Karahanian E1,2, Rivera-Meza M3, Quintanilla ME4, Muñoz D1, Israel Y4.
1Center for Biomedical Research, Fac. Health Sci., Universidad Autonoma de Chile, Santiago, Chile
2 Research Center for the Study of Alcohol Drinking Behavior in Adolescents, Universidad Autonoma de Chile, Santiago, Chile
3Dept. Pharmacol. & Toxicol. Chem., Fac. Chem. & Pharm. Sci., Universidad de Chile, Santiago, Chile
4Mol & Clin. Pharmacol. Program, ICBM-Fac. Medicine, Universidad de Chile, Santiago, Chile.
A wealth of evidence has accumulated that shows that ethanol derived brain-generated acetaldehyde is a rewarding molecule while acetaldehyde generated in the liver is aversive when elevated in the periphery. Disulfiram a drug that inhibits ALDH2, both in brain and liver, is inactive in reducing ethanol intake in animals that have ingested ethanol chronically. These data in animals are in line with placebo-controlled clinical studies that show that in alcoholics disulfiram does not exceed the anti-alcohol effects of placebo. In animals that have consumed ethanol chronically, a liver-specific antisense drug against aldehyde dehydrogenase-2 (ALDH2) that does not penetrate the brain markedly reduces the activity of the enzyme, greatly increases blood acetaldehyde and lowers ethanol intake. Ideally, a clinically available drug acting primarily in the periphery should be sought to increase acetaldehyde levels and generate an aversion to ethanol. We show that the administration of fenofibrate, a drug used in the treatment of hypertriglyceridemia, elevates liver catalase, markedly increases acetaldehyde levels and generates a strong aversion against voluntary ethanol consumption in rats that have ingested alcohol chronically. Clinical studies by groups in the United States are presently undergoing to determine the effectiveness of fenofibrate as a treatment of alcoholism.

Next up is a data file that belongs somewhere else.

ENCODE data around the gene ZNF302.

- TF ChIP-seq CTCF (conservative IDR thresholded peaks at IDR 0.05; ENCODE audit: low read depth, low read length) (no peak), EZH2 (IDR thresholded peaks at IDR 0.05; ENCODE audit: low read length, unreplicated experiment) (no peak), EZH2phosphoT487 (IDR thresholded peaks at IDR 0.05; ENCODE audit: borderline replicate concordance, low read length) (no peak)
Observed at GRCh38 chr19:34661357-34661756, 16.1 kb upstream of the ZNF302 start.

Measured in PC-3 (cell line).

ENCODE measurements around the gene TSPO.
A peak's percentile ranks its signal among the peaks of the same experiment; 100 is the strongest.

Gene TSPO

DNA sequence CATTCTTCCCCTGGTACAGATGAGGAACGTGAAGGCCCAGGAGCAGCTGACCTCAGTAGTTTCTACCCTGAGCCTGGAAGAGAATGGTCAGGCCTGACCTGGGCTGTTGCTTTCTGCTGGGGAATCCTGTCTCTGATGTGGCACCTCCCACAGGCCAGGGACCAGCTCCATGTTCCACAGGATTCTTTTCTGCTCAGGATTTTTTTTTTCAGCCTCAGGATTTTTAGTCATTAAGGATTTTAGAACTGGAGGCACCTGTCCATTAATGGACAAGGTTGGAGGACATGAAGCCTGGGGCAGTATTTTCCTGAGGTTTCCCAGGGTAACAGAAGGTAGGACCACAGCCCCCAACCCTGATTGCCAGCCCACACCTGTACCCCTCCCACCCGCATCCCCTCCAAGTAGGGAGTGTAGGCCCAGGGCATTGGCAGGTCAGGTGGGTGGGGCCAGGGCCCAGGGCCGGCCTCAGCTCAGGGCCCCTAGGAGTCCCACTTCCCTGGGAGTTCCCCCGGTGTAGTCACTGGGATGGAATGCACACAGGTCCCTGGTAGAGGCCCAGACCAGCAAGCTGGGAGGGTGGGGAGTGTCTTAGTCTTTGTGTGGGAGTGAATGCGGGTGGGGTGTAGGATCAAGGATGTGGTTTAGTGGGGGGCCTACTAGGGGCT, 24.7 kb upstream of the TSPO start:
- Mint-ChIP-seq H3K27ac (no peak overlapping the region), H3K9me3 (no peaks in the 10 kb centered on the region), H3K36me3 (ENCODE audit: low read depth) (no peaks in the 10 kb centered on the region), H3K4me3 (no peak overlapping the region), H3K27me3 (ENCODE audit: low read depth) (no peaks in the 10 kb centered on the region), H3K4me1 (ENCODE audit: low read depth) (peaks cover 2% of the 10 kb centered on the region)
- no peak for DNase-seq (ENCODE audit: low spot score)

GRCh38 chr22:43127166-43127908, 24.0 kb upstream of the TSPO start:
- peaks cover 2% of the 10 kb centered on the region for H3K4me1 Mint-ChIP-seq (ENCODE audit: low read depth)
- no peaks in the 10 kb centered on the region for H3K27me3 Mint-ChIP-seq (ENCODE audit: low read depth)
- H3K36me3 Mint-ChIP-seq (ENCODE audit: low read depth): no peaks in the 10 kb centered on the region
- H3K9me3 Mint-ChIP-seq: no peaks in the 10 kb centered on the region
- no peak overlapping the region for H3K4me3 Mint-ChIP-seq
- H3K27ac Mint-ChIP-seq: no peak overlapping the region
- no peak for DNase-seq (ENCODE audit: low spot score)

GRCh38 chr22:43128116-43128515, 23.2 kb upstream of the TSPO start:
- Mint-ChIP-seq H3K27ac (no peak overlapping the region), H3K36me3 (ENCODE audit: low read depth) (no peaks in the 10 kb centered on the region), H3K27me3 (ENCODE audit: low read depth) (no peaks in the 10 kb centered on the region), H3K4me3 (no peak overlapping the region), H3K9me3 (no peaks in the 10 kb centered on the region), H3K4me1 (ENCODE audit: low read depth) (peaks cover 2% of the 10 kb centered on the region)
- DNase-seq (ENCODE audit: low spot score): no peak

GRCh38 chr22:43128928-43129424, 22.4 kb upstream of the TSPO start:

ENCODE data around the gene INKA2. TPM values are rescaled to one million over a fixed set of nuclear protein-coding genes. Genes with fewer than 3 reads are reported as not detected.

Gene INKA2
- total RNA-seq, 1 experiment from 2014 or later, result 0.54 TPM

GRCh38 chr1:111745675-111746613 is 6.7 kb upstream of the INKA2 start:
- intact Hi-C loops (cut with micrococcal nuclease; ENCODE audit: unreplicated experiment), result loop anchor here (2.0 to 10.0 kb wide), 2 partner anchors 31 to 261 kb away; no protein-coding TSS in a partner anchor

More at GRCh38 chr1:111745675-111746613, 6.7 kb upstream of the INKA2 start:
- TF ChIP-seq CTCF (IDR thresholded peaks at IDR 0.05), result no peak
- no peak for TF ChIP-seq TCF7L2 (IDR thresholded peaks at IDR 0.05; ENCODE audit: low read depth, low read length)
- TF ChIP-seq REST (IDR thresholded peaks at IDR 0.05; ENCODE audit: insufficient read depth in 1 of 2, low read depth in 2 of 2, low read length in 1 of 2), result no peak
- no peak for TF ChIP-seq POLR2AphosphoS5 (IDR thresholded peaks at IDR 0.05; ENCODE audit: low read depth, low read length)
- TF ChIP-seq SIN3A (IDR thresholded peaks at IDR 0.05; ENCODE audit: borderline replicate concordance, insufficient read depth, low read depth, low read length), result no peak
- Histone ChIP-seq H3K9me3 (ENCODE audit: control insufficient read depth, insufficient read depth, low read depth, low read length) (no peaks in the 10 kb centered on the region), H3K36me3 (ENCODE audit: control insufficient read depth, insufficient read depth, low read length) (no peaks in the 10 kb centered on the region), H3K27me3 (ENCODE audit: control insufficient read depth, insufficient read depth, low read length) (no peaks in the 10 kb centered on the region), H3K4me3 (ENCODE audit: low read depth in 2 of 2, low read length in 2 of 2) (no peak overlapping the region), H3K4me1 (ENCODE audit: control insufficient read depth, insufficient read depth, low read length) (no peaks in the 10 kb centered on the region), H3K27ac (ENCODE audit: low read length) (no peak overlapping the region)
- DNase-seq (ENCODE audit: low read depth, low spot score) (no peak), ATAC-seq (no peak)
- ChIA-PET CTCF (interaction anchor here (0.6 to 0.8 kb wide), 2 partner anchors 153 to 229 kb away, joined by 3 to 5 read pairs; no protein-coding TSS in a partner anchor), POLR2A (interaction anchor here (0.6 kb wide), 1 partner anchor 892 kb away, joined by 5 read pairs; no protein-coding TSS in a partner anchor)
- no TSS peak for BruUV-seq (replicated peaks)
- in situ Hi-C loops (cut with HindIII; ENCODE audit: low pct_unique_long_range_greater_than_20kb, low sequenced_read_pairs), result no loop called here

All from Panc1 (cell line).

This work was supported by Fondecyt Grant #1150850 and Conicyt ACT1411.